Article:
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Tj'a-ts'añ and Tech (was Georgian and Arabic N-A word order)

From:Danny Wier <dawier@...>
Date:Saturday, June 17, 2000, 3:32
>From: Christophe Grandsire <Christophe.Grandsire@...>
>Interesting. Looks a little like my Tj'a-ts'a~n which has all four cases >'ergative', 'absolutive', 'nominative' and 'accusative' (plus a dative used >also as the unmarked case for copular sentences) depending on the relation >set by the verb between the subject and the object and what is the status >of each one. Really a kind of active marking I think but more complex.
I'm probably only going to have three cases governing the subject and the verb. Georgian ergativity has little semantic role; it's mostly formal. Tech will probably use the three declensions applicable to subjects. I don't see much *need* for four cases, but there may be natlangs that actually do that, at least in a formal sense... The main issue I'll be wrestling with is how to casemark entities in a causative verb construction. How do natlangs decline nouns referring to who causes the action, who actually carries out the action, and who is the recipient of the action... (I'm leading toward this: 'My dear A-vocative, B-ergative of/from C-genitive caused D-nominative to <verb> E-accusative to F-dative with/by means of G-instrumental in a H-ablative way at/in I-locative".) That's a sentence using all nine of my cases (what I got so far), but I expect a tenth to surface somehow. Theoretically, if all the nouns are pronouns, that could theoretically be ALL ONE WORD!! (Sheesh, that's gonna be right ugly...)
>In Tj'a-ts'a~n, the core cases are basically used this way: >ergative: animate volitional agent >nominative: animate unvolitional agent or inanimate agent >absolutive: non-agent, non-patient >accusative: patient
So, in effect, ergative has an active role in the action, while nominative is passively involved in the action. Not the same thing as active/passive/middle voice, but similar. But your absolutive is a non-agent, non-patient -- so what would that be? Tech uses nominative and ergative for subjects and accusative only for direct objects, where the ergative does play the active role while the nominative is a 'passive actor' -- someone/something which effortlessly does something, or more accurately, goes with a verb describing a state (or an inherent, habitual or unintentional tendency to perform an action) rather than a volitional action. So in Tech, let's say... 1. Dad (nom) sells insurance (acc). 2. Dad (nom) is an insurance agent (acc). 3. Dad (erg) sold an insurance policy (acc) to me (dat) last week (loc). 4. Dad (erg) had Dale (nom) sell some insurance (acc) to me. (My father, P. Don Wier, is an insurance agent and securities broker here in Lufkin, Texas; I'm the youngest of four sons. Dale Wier, the Nº 2 son in Nacogdoches 20 mi/32 km north, also sells insurance.)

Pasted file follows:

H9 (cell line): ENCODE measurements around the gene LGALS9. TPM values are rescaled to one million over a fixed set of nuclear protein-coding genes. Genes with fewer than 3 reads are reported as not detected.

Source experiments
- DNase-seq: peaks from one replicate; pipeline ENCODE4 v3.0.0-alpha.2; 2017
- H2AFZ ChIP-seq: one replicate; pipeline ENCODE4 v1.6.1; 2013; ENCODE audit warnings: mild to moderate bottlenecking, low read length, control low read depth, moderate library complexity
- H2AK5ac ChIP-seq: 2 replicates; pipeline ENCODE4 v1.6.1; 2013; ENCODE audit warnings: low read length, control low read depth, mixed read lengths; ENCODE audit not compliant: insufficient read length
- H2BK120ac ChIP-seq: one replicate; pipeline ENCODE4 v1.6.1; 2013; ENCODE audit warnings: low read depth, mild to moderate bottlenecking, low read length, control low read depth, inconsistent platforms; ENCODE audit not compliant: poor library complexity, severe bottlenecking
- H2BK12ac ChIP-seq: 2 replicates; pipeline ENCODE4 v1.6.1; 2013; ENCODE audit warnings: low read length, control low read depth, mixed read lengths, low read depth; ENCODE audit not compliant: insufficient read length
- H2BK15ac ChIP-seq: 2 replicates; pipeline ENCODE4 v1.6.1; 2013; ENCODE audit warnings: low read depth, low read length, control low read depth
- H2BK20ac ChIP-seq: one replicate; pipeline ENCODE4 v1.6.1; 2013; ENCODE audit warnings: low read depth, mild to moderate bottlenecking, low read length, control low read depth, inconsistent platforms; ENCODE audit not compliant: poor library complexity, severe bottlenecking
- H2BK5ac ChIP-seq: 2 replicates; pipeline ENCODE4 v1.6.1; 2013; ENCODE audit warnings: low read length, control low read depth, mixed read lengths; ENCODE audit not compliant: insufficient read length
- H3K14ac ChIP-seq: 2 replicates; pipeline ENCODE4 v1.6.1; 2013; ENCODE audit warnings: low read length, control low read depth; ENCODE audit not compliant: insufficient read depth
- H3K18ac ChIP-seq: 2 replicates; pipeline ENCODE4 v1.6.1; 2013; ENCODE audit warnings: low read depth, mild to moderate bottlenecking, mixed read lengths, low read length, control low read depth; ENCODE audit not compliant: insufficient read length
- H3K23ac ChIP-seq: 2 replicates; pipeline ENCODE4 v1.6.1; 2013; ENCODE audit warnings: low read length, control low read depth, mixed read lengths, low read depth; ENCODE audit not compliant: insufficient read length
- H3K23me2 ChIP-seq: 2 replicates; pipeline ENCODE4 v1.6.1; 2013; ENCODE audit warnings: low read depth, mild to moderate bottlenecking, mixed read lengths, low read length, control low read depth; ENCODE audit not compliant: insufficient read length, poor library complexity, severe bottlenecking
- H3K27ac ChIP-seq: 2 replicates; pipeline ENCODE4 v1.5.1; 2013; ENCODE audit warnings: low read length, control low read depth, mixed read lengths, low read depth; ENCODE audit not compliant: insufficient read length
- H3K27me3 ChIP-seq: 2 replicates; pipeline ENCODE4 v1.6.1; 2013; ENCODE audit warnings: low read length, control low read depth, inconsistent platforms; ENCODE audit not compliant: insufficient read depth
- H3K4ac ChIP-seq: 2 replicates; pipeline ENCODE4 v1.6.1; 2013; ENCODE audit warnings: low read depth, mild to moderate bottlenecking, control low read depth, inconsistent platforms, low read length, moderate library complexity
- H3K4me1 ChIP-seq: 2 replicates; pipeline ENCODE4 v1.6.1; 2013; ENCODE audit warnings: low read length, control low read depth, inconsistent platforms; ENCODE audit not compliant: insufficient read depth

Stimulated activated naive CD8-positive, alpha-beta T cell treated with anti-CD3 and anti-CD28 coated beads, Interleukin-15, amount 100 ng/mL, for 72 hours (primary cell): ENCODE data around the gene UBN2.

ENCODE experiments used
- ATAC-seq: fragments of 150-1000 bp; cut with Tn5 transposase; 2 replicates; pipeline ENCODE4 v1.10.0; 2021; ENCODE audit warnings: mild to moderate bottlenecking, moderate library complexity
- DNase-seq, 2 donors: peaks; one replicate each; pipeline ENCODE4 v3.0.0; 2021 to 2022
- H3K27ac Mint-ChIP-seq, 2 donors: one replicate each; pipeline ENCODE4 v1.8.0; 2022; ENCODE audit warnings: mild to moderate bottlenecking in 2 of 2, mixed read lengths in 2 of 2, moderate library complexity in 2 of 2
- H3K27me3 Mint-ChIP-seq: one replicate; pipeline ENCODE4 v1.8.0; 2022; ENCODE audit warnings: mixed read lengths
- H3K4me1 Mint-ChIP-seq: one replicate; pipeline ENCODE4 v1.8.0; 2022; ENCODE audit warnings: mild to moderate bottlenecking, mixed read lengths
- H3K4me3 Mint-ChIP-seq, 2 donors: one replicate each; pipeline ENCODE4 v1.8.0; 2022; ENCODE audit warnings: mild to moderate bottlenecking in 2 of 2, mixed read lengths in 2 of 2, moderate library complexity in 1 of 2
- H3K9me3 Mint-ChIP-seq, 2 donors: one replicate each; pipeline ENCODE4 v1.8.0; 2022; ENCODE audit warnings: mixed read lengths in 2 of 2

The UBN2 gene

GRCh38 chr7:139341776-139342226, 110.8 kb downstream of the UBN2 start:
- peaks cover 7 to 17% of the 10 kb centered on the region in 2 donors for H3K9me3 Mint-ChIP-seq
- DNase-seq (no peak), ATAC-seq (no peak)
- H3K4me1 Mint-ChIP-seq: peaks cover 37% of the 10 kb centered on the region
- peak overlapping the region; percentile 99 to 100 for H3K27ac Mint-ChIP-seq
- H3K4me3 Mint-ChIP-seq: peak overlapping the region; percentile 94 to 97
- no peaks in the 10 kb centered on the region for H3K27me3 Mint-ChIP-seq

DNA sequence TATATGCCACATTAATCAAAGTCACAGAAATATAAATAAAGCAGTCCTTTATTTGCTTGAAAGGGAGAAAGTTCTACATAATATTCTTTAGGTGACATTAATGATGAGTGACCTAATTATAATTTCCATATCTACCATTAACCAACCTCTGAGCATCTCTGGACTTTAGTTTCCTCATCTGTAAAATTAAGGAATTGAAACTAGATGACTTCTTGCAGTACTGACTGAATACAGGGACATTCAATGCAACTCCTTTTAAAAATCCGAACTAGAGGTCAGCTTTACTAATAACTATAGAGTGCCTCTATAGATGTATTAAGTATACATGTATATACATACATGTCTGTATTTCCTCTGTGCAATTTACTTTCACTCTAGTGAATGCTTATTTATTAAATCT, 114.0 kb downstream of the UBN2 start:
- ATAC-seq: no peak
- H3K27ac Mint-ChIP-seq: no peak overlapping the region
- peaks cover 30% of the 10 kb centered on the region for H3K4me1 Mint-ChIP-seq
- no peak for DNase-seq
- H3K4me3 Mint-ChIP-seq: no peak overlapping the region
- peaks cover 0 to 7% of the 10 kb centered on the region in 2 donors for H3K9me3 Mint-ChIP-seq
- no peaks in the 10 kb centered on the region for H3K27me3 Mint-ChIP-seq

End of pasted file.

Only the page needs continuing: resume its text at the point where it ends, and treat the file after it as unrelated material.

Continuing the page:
>I use 'agent' and 'patient' because in Tj'a-ts'a~n it's not the cases that >show what is subject and what is object but the agreement with the verb (in >the verbal complex, there are two 'slots' for the subject and the object >where agreement affixes in gender at least and even case are put). Cases >show actual functions, thus a noun in a local case can be subject or object >of a verb!
Oh, so you got an active language. Georgian is kind of an active language, but an unorthodox one. It's kinda on the border of being ergative and being active but it still has a lot of nominative-accusative features. (Modern Georgian, or at least the standard T'bilisi dialect, uses the dative case for accusatives as well as locatives. Tech uses three distinct cases, as I said above.) I was also thinking of the 'trigger system' of Philippine languages, but I'm not sure that's what you have... Danny Wier ¶¦¬þ Lufkin, Texas USA ________________________________________________________________________ Get Your Private, Free E-mail from MSN Hotmail at